Editor’s note: Madeleine Kearns writes a weekly column noting peculiar aspects of cultural, artistic, and natural marvels.
The sole force under God’s good Providence that can meet this turn of our fate, is not temperament, not opportunism, nor any effort to do better than good, but character and again character — such mere in-grained, common-sense, hand-hammered, loyal strength of character as one humbly dares to hope that fifteen hundred years of equality of experience has given us.
— Rudyard Kipling
NRPLUS MEMBER ARTICLE W hile addressing the Royal Society of St. George in 1935, the English journalist, poet, novelist, and author Rudyard Kipling (1865–1936) mourned the loss of a generation as a result of the First World War — especially, as he saw it, the loss of virtue begun in boyhood and carried into manhood. He hoped that “looking back through the luminous years to where we here stumble and falter,” future generations would appreciate the “height of strength, wisdom, and enduring honour [that] had lifted their land.”
But oh, how we disappoint the dead. Two years ago, students at the University of Manchester in England declared Kipling to be “racist,” defacing a mural of “If,” his most famous poem on the subject of moral character (an irony the vandals are unlikely to appreciate). Had the students bothered to read Kipling, they might have discovered, as T. S. Eliot did, that his contribution to the English canon was one of “unfading genius.”
Born in India and schooled in England, Kipling spent two years of his life in America. His perspective on the British Empire, of which he was a citizen, was sweeping and flawed, but also romantic and kaleidoscopic. According to Eliot, Kipling “was not a philosopher, and his political philosophy is all in his firm and simple code of behavior.” His Jungle Books and Just So Stories were inspired by the wild animals and landscapes of the East. His Captains Courageous (set in America) and Puck of Pook’s Hill (set in Britain) evidence his love and reverence for the West.
The first story in Puck of Pook’s Hill is “Weland’s Sword,” which introduces the character of Puck from Shakespeare’s A Midsummer Night’s Dream. The fairy appears to a group of children playing in rural England on midsummer’s eve. He then informs them about the rich history of the land, magically transporting them to different moments of British history, from Roman occupation — “A Centurion of the Thirtieth, On the Great Wall” — right through to the signing of Magna Carta.
Kipling’s method is one of thought snapshots — precise and unforgettable images — in which landscapes, history, and grand narrative are intertwined through verse. “See you the ferny-ride that steals / Into the oak-woods far,” begins the first poem in the collection, “Puck’s Song,” before alluding to Admiral Lord Nelson’s naval victory at Trafalgar in 1805. “And mark you where the ivy clings / To Bayham’s mouldering walls,” he continues, taking us in two short verses from the dissolution of Bayham Abbey by Henry VIII to the rebuilding of St. Paul’s Cathedral after the fire of London. In a change of pace and temperature, the fairy skips into the “Weald,” the 40 miles of ancient forest tract in southeastern England that comprises a horseshoe-shaped rim between London and the English Channel coast:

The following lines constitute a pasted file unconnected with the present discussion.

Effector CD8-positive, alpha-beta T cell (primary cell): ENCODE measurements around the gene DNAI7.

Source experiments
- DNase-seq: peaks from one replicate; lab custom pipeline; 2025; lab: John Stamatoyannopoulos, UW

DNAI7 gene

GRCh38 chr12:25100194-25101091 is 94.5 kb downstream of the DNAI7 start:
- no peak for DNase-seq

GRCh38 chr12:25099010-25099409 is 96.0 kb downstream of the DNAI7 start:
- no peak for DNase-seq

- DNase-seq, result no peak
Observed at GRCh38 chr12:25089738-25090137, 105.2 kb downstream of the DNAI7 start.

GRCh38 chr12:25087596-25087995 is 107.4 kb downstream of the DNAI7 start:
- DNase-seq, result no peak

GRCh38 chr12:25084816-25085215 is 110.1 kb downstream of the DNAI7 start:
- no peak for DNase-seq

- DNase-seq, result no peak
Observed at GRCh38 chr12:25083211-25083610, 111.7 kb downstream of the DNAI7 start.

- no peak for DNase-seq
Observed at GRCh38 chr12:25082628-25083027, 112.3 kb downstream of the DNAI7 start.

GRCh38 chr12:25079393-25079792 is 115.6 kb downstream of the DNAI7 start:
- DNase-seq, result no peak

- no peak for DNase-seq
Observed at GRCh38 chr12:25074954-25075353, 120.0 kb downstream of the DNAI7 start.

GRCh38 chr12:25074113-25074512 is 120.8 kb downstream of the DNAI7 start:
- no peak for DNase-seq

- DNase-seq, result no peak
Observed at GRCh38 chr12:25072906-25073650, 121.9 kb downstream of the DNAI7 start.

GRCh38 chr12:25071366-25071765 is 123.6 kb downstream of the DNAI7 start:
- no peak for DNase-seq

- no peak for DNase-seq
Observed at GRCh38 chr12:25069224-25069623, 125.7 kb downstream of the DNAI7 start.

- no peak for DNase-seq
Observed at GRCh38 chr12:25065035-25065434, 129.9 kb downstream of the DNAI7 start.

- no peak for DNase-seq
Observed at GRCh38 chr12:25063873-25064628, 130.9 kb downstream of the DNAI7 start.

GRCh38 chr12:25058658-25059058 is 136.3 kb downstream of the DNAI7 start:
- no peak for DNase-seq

Out of the Weald, the secret Weald,
Men sent in ancient years
The horse-shoes red at Flodden Field,
The arrows at Poitiers.
Throughout British history, the Weald has been home to wild animals and bandits; a place of sanctuary and a strategic hiding spot during historic battles. At the battle of Flodden in 1513, the English were victorious over the Scots, killing King James IV and demolishing the highly prized Scottish cavalry. At Poitiers in 1356, during the Hundred Years War, the English defeated the French, chiefly by use of covert archers. The capricious elf, Puck, then reminds us of the “stilly woods of oak” and the “dread ditch beside,” where, of course, “the Saxons broke / on the day that Harold died,” referring to the defeat of King Harold of Wessex on October 14, 1066, at the hands of William the Conqueror, who was subsequently crowned king of England, implemented a national survey (Domesday Book), and built lots of lovely castles. Going back in time further still, Puck recalls:
And see you, after rain, the trace
Of mound and ditch and wall?
O that was a Legion’s camping-place,
When Caesar sailed from Gaul!
Here, he follows the footsteps of Julius Caesar, who invaded Britain in 55 b.c., back when the Celts lived scattered among the hilltops, perhaps a little grateful for Roman protection from the savage Scots and Picts lurking north of Hadrian’s wall. The Romans, indeed, were comparatively tolerant. Elsewhere, Kipling liked to tell the legendary story about how the Romans would allow their subjects one day a year when they could assemble and criticize their government. England is “not any common Earth,” Puck concludes, infusing history with the medieval legend of King Arthur’s wizard, and inviting us to partake in the tradition, “but Merlin’s Isle of Gramarye / Where you and I will fare.”